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Hong Kong Publisher Gui Minhai Released, but Still Missing


FILE - Protesters try to stick photos of missing booksellers, one of which shows Gui Minhai, at left, during a protest outside the Liaison of the Central People's Government in Hong Kong, Jan. 3, 2016.

International concerns about the safety and whereabouts of a Hong Kong publisher Gui Minhai, who was seized by Chinese authorities in Thailand two years ago, is growing after China claimed he was released last Tuesday.

More than a week has passed, and Gui has not contacted any of his family or friends, despite Beijing’s claim that he’s “free to travel,” according to his daughter, Angela Gui.

On Wednesday, she told a Hong Kong radio station that if her father is not free to travel within China or abroad or contact people, then he is neither released nor free.

“The fact we don’t know where he is and the fact that we haven’t heard anything from him, actually means that he’s been disappeared again. And this is something that I think is very serious,” Angela Gui told Hong Kong’s RTHK radio.

A conductor leads an orchestra as delegates stand for the national anthem during the closing session of the 19th National Congress of the Communist Party of China at the Great Hall of the People in Beijing, Oct. 24, 2017.
A conductor leads an orchestra as delegates stand for the national anthem during the closing session of the 19th National Congress of the Communist Party of China at the Great Hall of the People in Beijing, Oct. 24, 2017.

Release coincides with congress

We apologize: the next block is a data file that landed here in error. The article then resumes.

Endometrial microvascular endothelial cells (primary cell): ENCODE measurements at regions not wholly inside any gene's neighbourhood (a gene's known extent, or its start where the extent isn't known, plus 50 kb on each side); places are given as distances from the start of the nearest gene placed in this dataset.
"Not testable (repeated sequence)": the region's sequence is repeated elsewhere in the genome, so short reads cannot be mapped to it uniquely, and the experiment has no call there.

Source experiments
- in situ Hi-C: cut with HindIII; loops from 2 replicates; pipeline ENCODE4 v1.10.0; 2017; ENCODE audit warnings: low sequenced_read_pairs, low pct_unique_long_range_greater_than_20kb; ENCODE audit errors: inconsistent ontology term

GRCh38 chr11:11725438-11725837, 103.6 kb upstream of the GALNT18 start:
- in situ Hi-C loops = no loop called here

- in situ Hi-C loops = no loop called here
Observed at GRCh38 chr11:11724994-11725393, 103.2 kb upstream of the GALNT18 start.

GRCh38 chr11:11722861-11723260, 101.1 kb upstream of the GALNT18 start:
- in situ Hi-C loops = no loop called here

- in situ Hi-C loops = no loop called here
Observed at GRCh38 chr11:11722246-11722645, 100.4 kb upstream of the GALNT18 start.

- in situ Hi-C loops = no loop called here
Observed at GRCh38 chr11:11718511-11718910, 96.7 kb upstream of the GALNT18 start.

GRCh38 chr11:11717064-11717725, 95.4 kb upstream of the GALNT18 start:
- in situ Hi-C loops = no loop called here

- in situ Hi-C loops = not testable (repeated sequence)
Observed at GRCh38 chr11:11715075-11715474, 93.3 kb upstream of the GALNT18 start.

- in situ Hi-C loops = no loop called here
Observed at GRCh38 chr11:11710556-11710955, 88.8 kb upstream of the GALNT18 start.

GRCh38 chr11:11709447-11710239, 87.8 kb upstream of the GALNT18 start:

Gui’s alleged release coincided with the Communist Party’s twice-a-decade national congress. During the high-level political meetings and leadership reshuffle, China went to great lengths to control commentary online. Authorities also detained dozens of dissidents and activists, putting them under tighter monitoring or sending them out of the capital on “vacation.”

Still under informal custody?

Rights activists called on the Chinese government to prove — not just claim — that Gui is truly free while many speculated pessimistically that he would remain under informal custody until Chinese authorities no longer see him as a threat.

China will only “gradually ease its monitor on him [Gui] if he stays low-key, keeps his mouth shut and shys away from media or other dissidents. Only when attention toward his case is watered down will he be set free completely,” said Chinese rights lawyer Chen Guangwu.

Nonrelease release

Peter Dahlin, a Swedish activist who used to work with rights lawyers in China, said via Twitter Tuesday that Gui is likely “a straightforward case of Chinese nonrelease release. ‘Free’ in a guesthouse somewhere under 24/7 watch.”

Dahlin is personally familiar with China’s methods and practices. Right around the time that Gui ran into trouble, he was detained on charges of damaging national security. Held for 23 days and interrogated, Dahlin was later released and deported, but only after authorities released a video-taped “confession” on national television.

This undated photo at an undisclosed location provided to AFP by the 'Chinese Urgent Action Working Group' shows Swedish human rights activist Peter Dahlin.